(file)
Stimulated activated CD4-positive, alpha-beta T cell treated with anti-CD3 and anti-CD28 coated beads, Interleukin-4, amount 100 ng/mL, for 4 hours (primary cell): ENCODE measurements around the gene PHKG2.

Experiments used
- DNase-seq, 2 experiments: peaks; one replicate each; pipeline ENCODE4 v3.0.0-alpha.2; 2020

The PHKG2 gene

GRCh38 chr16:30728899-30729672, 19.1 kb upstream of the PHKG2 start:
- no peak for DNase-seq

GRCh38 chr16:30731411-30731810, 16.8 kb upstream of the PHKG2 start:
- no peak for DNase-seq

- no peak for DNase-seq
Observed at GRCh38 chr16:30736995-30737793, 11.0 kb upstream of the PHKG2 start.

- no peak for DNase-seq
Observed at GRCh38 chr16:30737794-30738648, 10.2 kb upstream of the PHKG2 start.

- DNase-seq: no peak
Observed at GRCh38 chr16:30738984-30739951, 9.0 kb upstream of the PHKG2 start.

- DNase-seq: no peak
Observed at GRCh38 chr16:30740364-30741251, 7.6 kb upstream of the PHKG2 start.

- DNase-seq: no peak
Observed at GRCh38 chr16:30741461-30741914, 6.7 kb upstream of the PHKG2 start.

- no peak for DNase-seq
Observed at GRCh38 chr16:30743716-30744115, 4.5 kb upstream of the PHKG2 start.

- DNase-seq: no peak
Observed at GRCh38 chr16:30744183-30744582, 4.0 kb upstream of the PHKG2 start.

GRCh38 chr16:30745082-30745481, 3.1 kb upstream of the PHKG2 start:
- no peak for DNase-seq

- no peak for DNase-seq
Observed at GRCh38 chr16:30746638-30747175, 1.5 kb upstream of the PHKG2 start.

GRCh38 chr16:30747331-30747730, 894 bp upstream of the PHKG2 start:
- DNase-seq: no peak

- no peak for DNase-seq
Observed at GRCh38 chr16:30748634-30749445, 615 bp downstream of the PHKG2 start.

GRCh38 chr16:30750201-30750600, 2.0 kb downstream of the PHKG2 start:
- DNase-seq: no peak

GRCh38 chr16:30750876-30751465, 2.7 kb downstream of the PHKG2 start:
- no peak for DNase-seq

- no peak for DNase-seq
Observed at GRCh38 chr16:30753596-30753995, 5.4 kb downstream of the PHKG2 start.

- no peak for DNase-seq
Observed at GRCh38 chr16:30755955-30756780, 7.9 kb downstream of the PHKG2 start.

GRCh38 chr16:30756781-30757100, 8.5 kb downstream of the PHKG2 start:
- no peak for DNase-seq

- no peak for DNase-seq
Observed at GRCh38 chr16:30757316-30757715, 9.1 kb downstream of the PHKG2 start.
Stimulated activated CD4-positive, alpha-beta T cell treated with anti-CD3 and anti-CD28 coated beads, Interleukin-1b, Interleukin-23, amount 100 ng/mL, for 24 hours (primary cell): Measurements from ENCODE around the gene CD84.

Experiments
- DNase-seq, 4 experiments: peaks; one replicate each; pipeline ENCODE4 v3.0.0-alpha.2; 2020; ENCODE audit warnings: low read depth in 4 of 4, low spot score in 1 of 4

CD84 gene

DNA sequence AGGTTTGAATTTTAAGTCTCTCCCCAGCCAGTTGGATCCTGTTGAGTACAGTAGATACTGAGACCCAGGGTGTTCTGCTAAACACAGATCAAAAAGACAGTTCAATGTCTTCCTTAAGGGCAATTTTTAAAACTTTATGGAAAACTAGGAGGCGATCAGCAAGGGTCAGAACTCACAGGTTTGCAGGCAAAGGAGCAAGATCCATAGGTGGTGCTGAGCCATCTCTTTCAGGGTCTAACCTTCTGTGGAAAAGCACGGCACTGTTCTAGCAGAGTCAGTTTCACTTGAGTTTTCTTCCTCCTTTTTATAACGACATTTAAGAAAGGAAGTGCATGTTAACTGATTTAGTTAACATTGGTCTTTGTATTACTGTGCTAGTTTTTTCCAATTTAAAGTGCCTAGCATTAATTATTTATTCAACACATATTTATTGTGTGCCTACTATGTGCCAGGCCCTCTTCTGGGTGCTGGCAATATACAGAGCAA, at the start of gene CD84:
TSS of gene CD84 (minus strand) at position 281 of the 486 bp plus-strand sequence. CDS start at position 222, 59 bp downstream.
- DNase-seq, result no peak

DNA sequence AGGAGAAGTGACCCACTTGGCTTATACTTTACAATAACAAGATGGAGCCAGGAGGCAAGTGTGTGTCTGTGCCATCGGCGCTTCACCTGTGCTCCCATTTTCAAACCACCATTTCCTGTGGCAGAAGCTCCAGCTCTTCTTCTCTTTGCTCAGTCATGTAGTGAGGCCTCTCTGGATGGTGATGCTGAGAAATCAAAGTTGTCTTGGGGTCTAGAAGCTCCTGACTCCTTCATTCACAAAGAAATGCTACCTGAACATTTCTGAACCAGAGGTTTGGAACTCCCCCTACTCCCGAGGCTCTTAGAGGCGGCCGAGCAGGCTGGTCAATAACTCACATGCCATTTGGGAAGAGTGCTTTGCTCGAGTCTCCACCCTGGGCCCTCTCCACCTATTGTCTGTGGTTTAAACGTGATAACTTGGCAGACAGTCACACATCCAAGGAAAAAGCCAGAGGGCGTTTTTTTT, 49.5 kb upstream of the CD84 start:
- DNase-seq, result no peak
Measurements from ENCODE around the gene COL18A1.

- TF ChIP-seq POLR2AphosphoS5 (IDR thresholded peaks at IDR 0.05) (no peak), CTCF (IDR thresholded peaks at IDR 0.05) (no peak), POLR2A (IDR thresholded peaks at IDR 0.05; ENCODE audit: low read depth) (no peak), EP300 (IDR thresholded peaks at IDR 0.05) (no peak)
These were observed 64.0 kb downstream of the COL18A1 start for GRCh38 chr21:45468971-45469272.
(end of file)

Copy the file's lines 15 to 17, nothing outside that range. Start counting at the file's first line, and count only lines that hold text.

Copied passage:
- DNase-seq: no peak
Observed at GRCh38 chr16:30740364-30741251, 7.6 kb upstream of the PHKG2 start.

- DNase-seq: no peak